For week 2 of the #FP4Party, I thought I’d use that roll of 120 that’s been hanging around in the fridge for a few years. I’m not sure why, but it appeared to have been put into a camera and then taken out again. That meant no packaging, or the little bit of tape that identifies the film. I only had the note that I’d scrawled on it so turned to Google and sure enough, found pictures of FP4 backing paper that looked the same as the roll I had.
What I didn’t check was what other Ilford film have and know now that they’re all the same. I guess this saves a few quid during manufacture, but was a bit of a party pooper for me… Continue reading →
On our recent trip to Poland, I took my Bronica SQ-A, Zorki 4 and Lomo LC-A and used them to photograph my usual Polish subjects – old Polish cars, socialist architecture and the things that sort of sum the place up and show how different it is to all that is familiar in England.
As usual, I processed my own black and white films (a collection of Kodak Tri-X 400 and Ilford HP5+) using whatever chemicals I have to hand, and as usual, I quite enjoyed the processing. However, scanning negatives is always laborious and usually takes me a couple of rolls to get the settings and workflow that I’m happy with. I need to check the condition of my scanner somehow and print some of the negatives to see how they look without the digital part of the process to see if it is my negatives, the scanner or just my haste to get through them.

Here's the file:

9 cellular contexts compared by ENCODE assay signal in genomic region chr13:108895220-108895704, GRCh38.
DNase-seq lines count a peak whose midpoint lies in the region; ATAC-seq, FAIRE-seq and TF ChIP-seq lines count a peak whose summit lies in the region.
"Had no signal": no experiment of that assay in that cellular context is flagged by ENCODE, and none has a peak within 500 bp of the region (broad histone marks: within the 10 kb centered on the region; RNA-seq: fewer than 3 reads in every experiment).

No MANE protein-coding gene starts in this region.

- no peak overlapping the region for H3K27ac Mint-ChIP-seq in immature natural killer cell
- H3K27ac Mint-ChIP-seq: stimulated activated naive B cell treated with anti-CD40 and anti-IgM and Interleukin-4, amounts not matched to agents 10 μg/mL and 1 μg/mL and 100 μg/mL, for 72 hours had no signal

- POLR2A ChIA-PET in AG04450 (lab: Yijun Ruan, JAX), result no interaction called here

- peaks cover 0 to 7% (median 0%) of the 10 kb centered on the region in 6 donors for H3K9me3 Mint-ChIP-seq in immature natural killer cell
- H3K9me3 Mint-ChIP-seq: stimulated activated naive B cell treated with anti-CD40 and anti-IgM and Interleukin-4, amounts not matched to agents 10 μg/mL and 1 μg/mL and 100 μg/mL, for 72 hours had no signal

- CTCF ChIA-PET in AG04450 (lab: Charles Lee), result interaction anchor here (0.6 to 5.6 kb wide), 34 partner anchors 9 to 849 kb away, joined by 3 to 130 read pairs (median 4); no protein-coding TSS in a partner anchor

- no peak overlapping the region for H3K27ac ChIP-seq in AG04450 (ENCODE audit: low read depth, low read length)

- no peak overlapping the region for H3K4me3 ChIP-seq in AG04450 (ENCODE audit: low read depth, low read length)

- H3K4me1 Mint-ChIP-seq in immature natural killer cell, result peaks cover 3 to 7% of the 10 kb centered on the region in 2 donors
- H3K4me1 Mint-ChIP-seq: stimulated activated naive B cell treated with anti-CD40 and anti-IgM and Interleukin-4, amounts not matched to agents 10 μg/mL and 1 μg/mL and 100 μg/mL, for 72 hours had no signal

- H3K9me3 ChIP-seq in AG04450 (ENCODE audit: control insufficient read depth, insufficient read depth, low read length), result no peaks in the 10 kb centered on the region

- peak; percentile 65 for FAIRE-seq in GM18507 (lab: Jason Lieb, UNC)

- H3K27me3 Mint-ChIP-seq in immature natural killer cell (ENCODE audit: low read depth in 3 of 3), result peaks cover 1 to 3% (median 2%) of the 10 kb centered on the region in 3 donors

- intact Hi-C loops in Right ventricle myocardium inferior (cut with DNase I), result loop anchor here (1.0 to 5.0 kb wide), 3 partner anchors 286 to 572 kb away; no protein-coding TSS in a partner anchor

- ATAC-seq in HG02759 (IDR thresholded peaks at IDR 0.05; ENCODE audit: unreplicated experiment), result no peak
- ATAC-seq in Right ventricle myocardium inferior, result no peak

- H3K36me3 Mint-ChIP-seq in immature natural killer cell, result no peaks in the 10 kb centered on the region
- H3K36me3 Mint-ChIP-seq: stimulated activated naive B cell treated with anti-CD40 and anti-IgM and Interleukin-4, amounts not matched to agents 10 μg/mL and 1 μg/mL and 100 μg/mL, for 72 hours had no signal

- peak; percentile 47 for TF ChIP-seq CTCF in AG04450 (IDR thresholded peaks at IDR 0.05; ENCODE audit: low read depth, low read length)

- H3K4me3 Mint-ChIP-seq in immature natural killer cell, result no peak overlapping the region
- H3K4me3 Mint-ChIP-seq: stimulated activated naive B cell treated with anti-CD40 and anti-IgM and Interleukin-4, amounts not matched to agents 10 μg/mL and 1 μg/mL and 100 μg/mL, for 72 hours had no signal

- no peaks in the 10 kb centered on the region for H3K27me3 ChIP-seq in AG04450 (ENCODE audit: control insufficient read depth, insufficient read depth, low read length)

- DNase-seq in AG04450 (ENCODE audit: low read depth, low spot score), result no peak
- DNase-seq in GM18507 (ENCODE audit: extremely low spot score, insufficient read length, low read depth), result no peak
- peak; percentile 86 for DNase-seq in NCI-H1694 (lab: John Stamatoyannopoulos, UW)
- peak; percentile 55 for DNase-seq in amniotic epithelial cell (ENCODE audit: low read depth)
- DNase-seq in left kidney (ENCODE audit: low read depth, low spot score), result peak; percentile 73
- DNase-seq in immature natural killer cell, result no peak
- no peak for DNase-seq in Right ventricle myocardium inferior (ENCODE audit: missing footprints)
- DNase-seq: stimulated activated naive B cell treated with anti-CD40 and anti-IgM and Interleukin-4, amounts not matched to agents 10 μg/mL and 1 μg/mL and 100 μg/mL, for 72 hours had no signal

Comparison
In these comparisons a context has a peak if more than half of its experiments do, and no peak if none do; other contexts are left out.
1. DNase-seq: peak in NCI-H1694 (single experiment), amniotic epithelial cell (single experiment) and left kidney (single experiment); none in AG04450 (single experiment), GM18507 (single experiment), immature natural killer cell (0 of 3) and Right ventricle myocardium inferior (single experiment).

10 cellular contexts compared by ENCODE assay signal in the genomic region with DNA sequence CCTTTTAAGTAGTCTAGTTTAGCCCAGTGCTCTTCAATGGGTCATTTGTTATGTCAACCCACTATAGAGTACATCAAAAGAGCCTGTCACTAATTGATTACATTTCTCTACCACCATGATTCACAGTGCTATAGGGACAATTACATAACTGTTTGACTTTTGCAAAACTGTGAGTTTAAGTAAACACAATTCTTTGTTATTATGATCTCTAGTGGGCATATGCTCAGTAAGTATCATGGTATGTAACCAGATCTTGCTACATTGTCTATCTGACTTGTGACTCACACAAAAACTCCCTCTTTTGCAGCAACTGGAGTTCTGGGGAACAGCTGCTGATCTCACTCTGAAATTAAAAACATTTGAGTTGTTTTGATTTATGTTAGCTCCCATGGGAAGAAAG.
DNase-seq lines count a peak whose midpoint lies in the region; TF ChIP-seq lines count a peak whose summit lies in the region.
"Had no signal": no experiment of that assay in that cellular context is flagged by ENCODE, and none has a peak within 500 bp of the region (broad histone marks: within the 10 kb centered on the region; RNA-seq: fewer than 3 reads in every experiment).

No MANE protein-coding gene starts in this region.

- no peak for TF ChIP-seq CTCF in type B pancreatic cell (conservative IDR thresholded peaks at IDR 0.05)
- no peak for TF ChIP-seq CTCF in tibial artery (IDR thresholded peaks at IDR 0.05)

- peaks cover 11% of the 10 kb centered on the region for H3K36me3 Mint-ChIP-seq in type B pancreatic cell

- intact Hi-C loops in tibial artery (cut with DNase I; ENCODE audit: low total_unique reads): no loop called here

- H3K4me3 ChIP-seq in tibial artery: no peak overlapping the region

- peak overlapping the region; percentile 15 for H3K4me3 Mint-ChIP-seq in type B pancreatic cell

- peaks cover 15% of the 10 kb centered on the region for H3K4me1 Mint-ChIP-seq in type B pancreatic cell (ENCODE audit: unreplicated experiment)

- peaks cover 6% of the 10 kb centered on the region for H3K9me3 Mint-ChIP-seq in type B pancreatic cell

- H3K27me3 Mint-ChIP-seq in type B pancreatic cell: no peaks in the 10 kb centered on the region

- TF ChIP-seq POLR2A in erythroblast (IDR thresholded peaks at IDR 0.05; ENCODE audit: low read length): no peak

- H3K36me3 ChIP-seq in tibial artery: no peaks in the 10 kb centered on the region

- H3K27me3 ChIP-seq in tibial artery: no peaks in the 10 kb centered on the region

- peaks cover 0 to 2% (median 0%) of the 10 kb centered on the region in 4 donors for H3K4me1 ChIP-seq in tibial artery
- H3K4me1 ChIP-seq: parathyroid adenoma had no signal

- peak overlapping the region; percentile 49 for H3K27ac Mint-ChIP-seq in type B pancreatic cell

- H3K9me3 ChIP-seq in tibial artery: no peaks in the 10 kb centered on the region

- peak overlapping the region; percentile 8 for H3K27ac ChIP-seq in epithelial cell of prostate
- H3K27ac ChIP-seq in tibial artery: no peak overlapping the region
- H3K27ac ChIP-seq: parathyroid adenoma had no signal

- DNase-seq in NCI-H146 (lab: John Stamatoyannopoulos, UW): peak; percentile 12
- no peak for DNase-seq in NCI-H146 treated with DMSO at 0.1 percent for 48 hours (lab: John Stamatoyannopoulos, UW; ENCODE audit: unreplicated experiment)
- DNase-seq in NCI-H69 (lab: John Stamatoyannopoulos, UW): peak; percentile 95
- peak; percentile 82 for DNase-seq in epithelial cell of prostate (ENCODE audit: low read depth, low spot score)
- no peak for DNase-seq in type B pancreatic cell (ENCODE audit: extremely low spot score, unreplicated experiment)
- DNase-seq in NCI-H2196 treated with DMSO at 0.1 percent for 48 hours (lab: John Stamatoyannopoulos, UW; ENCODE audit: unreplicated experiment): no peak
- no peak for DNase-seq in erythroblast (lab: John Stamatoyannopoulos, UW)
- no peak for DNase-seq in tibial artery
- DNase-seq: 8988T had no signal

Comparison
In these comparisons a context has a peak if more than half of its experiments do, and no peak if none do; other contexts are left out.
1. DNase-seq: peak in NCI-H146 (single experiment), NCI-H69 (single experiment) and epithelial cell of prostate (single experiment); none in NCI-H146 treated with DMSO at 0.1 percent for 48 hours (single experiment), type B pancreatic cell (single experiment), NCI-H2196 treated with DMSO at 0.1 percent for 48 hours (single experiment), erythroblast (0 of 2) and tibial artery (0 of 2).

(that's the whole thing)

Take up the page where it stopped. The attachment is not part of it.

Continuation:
Enjoying the convenience of having two backs for the Bronica, I also took a couple of shots on Fuji Velvia that were processed and scanned by Peak Imaging.
These first few pictures were taken at Syców’s bus station. Przedsiębiorstwo Komunikacji Samochodowej, or PKS, can be translated as Motor Transport Company and is a major Polish enterprise dealing with inter-city public transport using coaches. It was created as a state enterprise in 1945 in post-war communist Poland as Państwowa Komunikacja Samochodowa (State Motor Transport). In 1992 it was renamed to its current name. Until recently it had a monopoly on suburban bus transport in Poland. Recently it has been broken up, with many new companies being privatised.
Buses in Poland appear to still be popular and I’ve read that part of the reason for Syców’s development into a town the size that it is is because of its bus connections. At some point during the 1960s, a pretty typical Soviet era bus station was built in a style and from the materials that almost everything else built during that era was; ie. modernist straight lines and concrete.
I’m not sure if it has ever been refurbished or even painted, and it looks a pretty desperate place to spend time waiting for a bus. While taking these, and for the first time in Poland, I was approached and warned against taking pictures, being threatened with ‘Ochrona!’ I didn’t hang around to find out if the guy was serious…